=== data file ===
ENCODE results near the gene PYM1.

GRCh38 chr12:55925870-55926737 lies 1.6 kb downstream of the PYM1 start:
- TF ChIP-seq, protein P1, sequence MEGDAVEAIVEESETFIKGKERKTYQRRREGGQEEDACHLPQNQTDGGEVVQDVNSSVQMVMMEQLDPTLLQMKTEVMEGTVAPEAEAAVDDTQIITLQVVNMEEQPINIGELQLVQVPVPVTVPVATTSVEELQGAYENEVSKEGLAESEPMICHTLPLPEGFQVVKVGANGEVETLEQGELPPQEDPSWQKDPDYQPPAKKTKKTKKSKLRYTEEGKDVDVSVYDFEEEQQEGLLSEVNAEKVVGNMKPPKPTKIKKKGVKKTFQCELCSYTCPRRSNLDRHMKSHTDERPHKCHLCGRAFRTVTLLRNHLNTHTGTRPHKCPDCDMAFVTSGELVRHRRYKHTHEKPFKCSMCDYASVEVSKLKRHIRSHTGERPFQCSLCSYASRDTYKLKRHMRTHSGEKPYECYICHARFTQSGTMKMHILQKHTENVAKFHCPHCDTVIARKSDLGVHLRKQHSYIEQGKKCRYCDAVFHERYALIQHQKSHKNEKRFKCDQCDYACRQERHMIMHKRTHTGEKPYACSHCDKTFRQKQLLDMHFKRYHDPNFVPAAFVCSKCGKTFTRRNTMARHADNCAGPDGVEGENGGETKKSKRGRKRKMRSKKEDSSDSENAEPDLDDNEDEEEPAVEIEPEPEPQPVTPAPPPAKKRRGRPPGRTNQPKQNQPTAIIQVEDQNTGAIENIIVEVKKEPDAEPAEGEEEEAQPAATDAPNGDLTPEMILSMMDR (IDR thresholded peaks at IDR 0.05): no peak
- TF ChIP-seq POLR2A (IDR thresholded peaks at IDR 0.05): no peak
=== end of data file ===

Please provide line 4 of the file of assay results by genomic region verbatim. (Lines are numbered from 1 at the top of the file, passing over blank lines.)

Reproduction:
- TF ChIP-seq POLR2A (IDR thresholded peaks at IDR 0.05): no peak